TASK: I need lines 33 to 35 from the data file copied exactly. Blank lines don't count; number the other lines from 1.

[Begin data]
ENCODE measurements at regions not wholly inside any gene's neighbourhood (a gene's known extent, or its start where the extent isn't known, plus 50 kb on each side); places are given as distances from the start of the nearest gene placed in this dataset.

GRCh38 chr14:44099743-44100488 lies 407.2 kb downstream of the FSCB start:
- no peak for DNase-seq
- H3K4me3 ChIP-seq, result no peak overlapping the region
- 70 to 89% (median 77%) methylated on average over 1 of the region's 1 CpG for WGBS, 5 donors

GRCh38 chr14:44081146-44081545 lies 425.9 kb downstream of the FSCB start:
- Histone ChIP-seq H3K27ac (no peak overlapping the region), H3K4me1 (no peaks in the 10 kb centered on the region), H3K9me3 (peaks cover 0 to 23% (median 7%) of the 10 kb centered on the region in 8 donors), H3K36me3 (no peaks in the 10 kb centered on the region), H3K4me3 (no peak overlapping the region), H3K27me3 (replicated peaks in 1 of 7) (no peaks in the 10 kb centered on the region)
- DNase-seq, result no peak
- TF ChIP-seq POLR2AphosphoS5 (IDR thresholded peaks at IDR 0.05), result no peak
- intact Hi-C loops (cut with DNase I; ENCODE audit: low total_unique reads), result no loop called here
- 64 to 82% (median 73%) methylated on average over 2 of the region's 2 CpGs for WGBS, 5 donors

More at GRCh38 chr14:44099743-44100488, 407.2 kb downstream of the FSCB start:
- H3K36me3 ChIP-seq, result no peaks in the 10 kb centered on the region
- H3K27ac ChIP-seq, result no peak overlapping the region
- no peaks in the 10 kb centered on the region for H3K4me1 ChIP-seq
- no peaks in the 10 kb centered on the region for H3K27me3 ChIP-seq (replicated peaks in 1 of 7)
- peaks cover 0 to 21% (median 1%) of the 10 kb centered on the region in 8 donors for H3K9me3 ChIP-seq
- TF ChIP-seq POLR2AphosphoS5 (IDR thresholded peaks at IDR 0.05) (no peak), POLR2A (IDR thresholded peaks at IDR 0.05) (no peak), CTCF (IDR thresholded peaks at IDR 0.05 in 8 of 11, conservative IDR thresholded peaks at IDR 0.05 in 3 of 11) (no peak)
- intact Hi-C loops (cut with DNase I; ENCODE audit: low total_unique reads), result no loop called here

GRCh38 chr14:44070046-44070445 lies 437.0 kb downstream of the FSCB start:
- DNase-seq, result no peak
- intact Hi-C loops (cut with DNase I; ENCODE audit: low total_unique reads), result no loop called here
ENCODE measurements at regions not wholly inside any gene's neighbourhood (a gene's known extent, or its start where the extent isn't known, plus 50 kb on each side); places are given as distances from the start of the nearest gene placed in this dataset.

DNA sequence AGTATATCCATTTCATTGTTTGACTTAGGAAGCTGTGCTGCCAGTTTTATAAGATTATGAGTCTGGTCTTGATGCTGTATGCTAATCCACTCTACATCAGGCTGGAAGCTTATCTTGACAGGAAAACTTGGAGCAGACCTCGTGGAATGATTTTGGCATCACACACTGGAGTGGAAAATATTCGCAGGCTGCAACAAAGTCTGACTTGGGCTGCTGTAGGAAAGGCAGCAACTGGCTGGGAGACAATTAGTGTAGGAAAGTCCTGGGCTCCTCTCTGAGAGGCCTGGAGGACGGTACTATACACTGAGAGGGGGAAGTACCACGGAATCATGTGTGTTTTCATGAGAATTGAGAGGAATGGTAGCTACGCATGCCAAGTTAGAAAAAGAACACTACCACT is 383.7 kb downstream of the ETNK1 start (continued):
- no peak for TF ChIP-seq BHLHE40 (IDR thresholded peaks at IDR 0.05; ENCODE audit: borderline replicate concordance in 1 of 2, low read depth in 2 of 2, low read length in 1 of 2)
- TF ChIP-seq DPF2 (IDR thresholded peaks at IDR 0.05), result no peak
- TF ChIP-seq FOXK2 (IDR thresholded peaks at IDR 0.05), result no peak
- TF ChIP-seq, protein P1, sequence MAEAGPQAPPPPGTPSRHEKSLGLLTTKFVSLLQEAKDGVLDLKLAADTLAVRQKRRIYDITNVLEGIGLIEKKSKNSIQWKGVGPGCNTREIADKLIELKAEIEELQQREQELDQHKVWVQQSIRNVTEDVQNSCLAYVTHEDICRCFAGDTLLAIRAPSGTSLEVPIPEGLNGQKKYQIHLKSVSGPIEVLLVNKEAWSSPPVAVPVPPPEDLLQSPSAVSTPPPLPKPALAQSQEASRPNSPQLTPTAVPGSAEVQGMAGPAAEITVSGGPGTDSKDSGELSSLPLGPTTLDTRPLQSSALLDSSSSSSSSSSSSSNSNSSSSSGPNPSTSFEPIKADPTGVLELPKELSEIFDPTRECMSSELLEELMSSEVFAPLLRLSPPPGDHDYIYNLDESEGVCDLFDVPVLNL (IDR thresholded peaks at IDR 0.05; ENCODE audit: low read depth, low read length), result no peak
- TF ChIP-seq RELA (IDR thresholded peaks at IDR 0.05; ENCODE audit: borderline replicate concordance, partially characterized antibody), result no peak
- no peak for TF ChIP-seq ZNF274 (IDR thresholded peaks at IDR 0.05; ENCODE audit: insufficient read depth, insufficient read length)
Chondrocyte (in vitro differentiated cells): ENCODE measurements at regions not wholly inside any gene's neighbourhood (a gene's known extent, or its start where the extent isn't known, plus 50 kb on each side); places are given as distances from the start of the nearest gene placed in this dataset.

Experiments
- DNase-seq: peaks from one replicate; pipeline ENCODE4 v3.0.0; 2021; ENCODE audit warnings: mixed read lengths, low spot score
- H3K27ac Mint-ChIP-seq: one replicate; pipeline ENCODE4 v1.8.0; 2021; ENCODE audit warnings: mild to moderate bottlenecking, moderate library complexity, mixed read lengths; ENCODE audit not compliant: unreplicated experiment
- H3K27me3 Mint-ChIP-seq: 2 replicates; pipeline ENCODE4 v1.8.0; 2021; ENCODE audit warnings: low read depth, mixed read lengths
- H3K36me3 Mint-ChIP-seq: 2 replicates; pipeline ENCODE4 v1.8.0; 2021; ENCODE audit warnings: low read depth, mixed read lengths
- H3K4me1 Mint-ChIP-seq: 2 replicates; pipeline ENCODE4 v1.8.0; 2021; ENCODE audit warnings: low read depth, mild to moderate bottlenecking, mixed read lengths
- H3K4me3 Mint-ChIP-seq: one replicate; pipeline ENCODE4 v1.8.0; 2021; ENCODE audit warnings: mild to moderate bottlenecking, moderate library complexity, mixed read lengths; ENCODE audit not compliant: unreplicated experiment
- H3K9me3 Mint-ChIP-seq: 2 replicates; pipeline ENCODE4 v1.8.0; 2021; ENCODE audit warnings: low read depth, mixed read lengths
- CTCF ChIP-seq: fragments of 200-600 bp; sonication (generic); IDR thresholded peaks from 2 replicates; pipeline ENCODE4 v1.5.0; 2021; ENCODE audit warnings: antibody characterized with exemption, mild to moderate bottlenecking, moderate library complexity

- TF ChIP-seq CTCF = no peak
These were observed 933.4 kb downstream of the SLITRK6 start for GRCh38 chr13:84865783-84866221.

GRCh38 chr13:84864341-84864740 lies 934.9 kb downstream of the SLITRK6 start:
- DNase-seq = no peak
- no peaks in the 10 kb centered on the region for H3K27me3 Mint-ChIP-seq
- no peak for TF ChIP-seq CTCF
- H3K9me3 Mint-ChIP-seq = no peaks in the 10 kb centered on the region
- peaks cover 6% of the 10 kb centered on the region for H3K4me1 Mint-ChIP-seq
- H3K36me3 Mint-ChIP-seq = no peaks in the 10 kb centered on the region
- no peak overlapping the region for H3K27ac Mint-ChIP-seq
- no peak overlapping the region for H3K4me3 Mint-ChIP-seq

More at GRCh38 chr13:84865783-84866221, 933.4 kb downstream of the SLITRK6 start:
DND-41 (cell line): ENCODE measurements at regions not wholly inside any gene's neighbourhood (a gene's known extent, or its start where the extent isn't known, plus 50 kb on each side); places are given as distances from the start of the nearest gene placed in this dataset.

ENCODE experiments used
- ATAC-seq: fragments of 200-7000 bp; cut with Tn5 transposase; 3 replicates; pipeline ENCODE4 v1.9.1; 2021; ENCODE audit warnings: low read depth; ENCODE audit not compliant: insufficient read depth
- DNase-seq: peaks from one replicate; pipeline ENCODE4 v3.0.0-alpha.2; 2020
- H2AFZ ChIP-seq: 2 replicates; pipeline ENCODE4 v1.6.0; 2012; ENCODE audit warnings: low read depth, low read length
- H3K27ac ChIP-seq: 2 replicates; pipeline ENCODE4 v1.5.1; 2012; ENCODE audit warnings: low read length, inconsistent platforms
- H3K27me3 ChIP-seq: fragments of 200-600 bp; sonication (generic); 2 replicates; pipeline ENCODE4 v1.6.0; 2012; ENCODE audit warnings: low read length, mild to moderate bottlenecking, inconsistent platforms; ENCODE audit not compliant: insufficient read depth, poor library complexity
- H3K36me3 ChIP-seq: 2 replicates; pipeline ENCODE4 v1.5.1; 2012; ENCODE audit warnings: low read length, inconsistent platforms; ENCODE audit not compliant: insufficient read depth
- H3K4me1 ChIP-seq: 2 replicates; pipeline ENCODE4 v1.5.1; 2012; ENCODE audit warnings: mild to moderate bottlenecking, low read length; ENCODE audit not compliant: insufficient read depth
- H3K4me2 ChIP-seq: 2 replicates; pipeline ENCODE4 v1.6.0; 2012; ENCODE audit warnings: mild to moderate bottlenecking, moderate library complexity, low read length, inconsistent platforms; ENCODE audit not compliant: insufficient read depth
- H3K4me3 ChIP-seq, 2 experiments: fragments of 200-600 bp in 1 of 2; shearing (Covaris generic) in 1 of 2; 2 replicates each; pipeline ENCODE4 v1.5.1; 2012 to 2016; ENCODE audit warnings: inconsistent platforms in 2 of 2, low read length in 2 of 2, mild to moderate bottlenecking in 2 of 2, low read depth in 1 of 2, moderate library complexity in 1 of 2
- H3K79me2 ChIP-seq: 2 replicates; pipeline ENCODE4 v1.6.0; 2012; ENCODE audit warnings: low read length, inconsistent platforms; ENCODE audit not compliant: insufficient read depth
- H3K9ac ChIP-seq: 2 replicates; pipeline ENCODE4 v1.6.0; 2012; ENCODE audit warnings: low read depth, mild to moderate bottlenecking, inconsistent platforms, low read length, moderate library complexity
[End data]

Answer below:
- DNase-seq: peaks from one replicate; pipeline ENCODE4 v3.0.0; 2021; ENCODE audit warnings: mixed read lengths, low spot score
- H3K27ac Mint-ChIP-seq: one replicate; pipeline ENCODE4 v1.8.0; 2021; ENCODE audit warnings: mild to moderate bottlenecking, moderate library complexity, mixed read lengths; ENCODE audit not compliant: unreplicated experiment
- H3K27me3 Mint-ChIP-seq: 2 replicates; pipeline ENCODE4 v1.8.0; 2021; ENCODE audit warnings: low read depth, mixed read lengths